In a major data breach of credit reporting agency Experian, hackers have reportedly stolen personal information of 15 million people who applied to sign up for T-Mobile's service last month.
Those possibly affected include anyone who applied for a regular T-Mobile USA postpaid plan between Sept. 1, 2013 and Sept. 16, 2015.
That's because T-Mobile used Experian, a major credit bureau, to conduct credit checks on its customers.
T-Mobile CEO John Legere expressed his frustration in a statement Thursday.
"Obviously I am incredibly angry about this data breach and we will institute a thorough review of our relationship with Experian," Legere said. "I take our customer and prospective customer privacy VERY seriously."
According to Legere, hackers broke into the computer system in September, gaining access to a server full of sensitive information including names, addresses, Social Security numbers and birthdays.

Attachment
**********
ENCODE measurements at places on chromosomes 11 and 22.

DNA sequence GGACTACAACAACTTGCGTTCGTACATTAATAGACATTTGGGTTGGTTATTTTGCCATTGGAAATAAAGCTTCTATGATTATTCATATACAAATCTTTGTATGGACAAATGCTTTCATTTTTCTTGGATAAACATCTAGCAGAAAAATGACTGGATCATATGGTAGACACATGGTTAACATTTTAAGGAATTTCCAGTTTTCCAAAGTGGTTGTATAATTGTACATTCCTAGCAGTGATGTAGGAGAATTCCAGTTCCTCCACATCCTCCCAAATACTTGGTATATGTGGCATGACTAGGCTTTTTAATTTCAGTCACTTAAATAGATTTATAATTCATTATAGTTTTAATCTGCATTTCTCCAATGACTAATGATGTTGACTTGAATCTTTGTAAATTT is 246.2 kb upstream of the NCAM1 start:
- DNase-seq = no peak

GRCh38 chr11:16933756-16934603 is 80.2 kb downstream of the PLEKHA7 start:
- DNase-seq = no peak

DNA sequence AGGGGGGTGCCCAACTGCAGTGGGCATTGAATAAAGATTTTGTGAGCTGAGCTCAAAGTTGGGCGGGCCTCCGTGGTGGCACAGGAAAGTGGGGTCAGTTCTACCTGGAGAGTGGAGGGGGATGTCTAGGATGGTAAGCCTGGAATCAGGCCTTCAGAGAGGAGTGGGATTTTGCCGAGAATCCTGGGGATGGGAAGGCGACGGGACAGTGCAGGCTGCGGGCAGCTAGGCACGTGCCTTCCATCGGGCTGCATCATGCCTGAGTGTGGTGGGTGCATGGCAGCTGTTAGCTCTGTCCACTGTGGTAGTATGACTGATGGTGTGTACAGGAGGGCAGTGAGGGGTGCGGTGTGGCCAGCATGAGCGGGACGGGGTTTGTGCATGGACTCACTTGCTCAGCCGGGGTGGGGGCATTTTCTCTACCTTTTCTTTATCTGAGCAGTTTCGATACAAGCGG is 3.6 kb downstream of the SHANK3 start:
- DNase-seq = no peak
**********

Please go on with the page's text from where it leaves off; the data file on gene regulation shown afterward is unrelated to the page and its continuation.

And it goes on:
CNNMoney reports that hackers could have attained other sensitive identification numbers, as well, such as ones issued on driver's licenses, military IDs or passports.
After the news broke, Experian stressed that the hackers didn't access multiple computer servers, and that T-mobile's breach was an “isolated incident.
Experian is now offering to provide T-Mobile applicants two years of free credit monitoring and identity protection.
CNNMoney cautions, however, that taking part “would require you to fork over more information to the company and confirm its accuracy.”